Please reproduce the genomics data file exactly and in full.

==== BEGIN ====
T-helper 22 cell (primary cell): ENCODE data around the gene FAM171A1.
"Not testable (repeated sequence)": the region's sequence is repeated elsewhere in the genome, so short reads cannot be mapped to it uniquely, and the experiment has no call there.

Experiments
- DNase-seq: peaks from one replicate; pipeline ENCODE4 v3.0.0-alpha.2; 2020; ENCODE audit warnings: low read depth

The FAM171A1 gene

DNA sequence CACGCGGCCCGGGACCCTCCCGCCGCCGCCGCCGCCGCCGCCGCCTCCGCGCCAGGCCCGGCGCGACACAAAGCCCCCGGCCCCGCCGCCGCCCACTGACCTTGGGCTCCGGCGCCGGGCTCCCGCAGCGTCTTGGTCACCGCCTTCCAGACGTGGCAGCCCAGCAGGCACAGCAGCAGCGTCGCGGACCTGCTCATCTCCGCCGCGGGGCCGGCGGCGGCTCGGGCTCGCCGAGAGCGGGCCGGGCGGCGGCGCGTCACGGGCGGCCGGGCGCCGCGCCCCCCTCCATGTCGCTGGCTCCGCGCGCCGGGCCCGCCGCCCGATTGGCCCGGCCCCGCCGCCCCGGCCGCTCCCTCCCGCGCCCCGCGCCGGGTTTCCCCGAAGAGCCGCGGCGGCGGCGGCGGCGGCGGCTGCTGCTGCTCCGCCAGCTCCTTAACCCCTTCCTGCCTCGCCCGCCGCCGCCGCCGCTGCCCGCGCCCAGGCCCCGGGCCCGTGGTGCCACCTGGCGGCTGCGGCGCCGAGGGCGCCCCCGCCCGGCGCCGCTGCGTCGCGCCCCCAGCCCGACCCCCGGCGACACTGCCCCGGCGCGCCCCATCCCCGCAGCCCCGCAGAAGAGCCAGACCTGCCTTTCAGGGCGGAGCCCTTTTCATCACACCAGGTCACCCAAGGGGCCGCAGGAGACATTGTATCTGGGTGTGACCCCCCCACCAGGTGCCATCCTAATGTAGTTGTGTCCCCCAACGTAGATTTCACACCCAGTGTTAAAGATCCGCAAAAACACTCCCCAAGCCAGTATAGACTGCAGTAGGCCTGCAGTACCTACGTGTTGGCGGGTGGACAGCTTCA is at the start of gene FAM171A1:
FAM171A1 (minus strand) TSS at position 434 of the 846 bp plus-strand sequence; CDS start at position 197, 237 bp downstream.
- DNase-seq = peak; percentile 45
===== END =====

T-helper 22 cell (primary cell): ENCODE data around the gene FAM171A1.
"Not testable (repeated sequence)": the region's sequence is repeated elsewhere in the genome, so short reads cannot be mapped to it uniquely, and the experiment has no call there.

Experiments
- DNase-seq: peaks from one replicate; pipeline ENCODE4 v3.0.0-alpha.2; 2020; ENCODE audit warnings: low read depth

The FAM171A1 gene

DNA sequence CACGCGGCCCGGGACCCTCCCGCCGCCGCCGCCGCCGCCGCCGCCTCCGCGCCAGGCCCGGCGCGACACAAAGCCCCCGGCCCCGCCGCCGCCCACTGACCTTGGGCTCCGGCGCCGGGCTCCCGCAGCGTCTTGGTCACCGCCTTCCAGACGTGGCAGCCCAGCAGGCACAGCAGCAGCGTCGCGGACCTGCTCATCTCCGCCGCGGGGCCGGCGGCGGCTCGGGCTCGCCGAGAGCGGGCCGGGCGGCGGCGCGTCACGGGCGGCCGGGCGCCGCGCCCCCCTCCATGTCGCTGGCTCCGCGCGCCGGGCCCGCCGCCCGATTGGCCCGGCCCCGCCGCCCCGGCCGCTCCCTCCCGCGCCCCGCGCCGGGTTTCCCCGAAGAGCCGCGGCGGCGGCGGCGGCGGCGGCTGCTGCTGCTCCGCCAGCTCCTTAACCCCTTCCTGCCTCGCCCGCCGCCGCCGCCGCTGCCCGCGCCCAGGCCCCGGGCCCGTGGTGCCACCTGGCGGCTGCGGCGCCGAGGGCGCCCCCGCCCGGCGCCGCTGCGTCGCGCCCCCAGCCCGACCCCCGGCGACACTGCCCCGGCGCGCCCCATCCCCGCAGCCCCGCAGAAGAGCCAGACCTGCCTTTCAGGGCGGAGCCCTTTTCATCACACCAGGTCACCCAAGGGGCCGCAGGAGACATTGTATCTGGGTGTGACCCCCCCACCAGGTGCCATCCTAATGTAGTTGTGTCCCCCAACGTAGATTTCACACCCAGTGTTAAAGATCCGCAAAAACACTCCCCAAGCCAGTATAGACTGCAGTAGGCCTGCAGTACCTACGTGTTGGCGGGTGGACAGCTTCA is at the start of gene FAM171A1:
FAM171A1 (minus strand) TSS at position 434 of the 846 bp plus-strand sequence; CDS start at position 197, 237 bp downstream.
- DNase-seq = peak; percentile 45